The digitized signal is then provided as an input to a Fast Fourier Transform (FFT) module 216. Fast Fourier Transforms are well-known in the art and are described, for example, in U.S. Pat. No. 6,081,821, the disclosure of which is hereby incorporated by reference. One skilled in the art will recognize that the FFT module can be replaced with modules that implement other conventional algorithms which efficiently compute the Discrete Fourier Transform (DFT) of signal data or images, such as a prime factor algorithm (e.g., the Good algorithm) or the Winograd algorithm. The exemplary FFT module 216 produces a spectral estimate by forming a 1024 point FFT for each channel. The 1024 points correspond to a time record of 33.3 μs and a spectral resolution of 30 kHz, the bandwidth of the exemplary AMPS channel. The FFT module 216 produces 128 consecutive complex samples which, for example, takes 4.267 milliseconds at the aforementioned sample rates.
 In an exemplary embodiment of the present invention, FFT 216 includes an 80 dB Dolph-Chebyshev weighting on the input data to prevent spectral leakage from producing an unacceptable level of cross-talk or adjacent channel interference. In this exemplary embodiment, the input signals are multiplied by the 80 dB Dolph-Chebyshev weighting function prior to transformation into the frequency domain by FFT 216. Dolph-Chebyshev weighting functions are well-known in the art and are described, for example, in U.S. Pat. No. 5,491,727, the disclosure of which is hereby incorporated by reference. When an 80 dB Dolph-Chebyshev weighting is used on signals input to FFT 216, greater than 60 dB of spectral leakage interference rejection is achieved in any channel situated more than three channels removed from any occupied channel. However, those of ordinary skill in the art will recognize that Dolph-Chebyshev weighting functions at different amplitude levels can be used. In addition, windowing functions other than Dolph-Chebyshev can also be used, such as Hamming, Taylor, and Gaussian.
 The 128 consecutive complex samples taken from the FFT module 216 produce a 128-point frequency domain signal for each of the 416 channels. The frequency domain signals for each of the 416 channels are then stored in memory module 222. Memory module 222 can be comprised of, for example, commercially-available random access memory. However, those of ordinary skill in the art will recognize that other forms of memory can be used for memory module 222, such as commercially-available hard-disk drives. In addition, at the same time the 128 consecutive complex samples for each channel are stored in the memory module 222, the samples are also provided to a power calculation module 218. Power calculation module 218 converts the 128 consecutive complex samples for each channel into a power spectrum by, for example, computing the square magnitude for each channel and averaging the 128 consecutive power spectra to form a single power spectral estimate. The power spectral estimate for each channel is then provided to the select module 220.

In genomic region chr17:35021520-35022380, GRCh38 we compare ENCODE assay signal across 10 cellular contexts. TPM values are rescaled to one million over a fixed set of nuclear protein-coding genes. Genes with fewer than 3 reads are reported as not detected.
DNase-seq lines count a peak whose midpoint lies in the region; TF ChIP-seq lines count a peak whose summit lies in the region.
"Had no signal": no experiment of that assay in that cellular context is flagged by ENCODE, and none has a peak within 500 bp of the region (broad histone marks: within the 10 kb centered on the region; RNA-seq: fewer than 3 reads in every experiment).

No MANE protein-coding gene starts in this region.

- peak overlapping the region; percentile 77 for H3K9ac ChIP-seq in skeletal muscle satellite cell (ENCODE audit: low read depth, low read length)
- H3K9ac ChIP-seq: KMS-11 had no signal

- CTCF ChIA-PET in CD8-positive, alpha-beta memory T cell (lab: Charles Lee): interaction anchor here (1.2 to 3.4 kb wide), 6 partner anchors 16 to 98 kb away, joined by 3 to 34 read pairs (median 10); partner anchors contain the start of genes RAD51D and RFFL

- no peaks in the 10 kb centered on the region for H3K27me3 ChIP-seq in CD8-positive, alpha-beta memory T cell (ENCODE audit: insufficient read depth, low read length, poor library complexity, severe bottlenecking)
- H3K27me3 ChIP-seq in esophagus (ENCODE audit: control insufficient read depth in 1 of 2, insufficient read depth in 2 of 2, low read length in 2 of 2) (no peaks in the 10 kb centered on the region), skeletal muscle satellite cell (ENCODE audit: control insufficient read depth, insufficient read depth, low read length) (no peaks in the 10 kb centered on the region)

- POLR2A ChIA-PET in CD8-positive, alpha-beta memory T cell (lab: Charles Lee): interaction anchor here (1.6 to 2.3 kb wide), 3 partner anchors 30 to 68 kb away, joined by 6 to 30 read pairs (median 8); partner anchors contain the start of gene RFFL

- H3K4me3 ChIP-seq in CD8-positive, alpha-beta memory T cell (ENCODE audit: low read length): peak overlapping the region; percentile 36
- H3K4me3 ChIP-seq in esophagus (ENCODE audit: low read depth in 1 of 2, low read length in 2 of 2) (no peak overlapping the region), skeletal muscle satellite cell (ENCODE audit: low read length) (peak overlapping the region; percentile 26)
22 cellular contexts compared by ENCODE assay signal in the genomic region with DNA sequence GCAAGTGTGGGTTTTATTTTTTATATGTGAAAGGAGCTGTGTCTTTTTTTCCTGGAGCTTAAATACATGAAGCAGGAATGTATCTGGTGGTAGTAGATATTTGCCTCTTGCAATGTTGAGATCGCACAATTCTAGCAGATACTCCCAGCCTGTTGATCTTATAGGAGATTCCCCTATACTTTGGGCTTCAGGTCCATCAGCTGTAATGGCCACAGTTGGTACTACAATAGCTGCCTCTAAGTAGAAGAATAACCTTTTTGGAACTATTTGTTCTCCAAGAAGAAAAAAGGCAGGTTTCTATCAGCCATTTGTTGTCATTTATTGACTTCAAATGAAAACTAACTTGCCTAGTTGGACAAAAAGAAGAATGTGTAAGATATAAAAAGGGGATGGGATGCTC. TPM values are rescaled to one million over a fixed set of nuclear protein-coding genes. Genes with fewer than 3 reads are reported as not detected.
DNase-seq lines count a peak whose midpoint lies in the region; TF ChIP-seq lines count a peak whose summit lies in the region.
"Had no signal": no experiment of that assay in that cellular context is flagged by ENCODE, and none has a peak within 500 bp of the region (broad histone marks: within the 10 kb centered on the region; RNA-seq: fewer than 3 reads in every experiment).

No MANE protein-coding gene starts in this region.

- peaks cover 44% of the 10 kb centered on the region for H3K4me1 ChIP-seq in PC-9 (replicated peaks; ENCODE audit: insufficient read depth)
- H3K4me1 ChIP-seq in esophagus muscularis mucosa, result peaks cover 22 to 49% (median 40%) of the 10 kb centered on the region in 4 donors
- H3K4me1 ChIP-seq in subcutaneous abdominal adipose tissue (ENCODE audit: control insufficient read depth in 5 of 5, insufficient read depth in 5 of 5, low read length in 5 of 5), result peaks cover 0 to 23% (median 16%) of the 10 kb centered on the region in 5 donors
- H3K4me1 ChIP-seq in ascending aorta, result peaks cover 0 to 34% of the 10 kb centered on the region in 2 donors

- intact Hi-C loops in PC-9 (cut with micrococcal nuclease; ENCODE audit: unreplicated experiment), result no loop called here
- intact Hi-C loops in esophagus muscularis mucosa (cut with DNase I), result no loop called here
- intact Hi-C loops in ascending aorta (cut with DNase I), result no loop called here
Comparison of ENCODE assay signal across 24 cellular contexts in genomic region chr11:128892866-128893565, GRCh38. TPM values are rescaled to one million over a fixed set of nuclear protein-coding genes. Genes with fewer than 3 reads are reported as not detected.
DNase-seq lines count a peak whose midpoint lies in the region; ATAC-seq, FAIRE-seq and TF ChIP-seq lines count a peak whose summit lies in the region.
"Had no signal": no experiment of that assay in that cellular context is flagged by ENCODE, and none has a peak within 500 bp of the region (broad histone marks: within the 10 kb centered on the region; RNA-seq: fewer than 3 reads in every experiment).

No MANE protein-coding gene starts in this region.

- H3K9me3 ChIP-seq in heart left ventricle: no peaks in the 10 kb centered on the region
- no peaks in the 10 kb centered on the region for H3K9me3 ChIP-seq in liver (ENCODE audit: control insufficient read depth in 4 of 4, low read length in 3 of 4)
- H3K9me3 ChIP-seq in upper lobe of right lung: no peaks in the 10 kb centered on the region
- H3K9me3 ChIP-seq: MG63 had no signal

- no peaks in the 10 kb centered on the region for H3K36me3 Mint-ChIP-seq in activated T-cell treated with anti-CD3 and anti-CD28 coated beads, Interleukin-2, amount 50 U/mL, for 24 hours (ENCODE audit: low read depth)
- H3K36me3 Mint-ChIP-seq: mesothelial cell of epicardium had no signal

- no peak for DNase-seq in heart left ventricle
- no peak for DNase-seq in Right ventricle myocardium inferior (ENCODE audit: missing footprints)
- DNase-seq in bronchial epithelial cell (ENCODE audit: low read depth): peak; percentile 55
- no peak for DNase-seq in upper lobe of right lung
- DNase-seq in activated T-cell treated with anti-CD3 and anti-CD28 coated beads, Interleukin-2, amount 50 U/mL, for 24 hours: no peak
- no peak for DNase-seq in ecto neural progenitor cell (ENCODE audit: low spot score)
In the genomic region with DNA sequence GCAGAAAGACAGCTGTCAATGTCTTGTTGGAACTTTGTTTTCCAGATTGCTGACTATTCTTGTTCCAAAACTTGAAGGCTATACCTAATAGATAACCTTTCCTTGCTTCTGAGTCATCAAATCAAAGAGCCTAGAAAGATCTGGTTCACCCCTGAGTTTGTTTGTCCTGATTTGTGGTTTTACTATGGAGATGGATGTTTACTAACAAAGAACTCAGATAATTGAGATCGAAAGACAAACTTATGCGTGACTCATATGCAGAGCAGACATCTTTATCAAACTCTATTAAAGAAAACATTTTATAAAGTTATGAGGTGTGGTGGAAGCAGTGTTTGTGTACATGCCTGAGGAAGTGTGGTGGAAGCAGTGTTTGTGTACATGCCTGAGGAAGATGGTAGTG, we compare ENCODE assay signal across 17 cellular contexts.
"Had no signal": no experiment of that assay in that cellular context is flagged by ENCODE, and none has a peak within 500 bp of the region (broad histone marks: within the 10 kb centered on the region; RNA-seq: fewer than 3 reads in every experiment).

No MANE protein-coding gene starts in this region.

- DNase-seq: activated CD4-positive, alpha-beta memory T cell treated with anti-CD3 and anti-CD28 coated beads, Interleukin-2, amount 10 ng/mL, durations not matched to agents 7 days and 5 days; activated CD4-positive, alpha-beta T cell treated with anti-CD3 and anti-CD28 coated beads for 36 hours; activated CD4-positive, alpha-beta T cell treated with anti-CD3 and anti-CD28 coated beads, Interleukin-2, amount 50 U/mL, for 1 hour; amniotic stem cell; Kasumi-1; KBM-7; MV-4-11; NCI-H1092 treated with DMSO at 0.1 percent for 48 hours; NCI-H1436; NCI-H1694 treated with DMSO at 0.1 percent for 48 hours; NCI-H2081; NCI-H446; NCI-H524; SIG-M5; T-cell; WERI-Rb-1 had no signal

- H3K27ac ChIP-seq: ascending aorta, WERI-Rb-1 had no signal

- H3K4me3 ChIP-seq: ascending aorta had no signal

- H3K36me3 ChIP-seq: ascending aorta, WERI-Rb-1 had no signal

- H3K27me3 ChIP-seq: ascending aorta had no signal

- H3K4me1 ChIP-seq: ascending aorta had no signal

The select module 220 compares the power spectral estimate for each channel with a threshold value to determine which channels are active, i.e., in use, and which are inactive. Once an active channel is found, the select module 220 informs memory module 222 of the existence of the active channel.
 In an alternate exemplary embodiment of the present invention, the power calculation module 218 and the select module 220 can be replaced by other determination modules which use criteria other than power to select the active channels. For example, the active channels may already be known to the system and/or a data signal can be provided from an external source which identifies which channels are active.
 After all of the active channels have been identified by select module 220, memory module 222 then provides the 128 consecutive complex samples for each active channel 224 to block 106 (see FIG. 1) which produces a contiguous frequency domain composite signal. In an exemplary embodiment of the present invention, the composite signal also includes mapping data produced by the memory module 222 that indicates the original frequency assignments for each of the active channels so that the original wide-band spectrum can be reproduced from the composite signal. Alternatively, the mapping data can be contained in a separate signal and can be produced, for example, by the power calculation module 218, the FFT 216, or the A/D converter 214.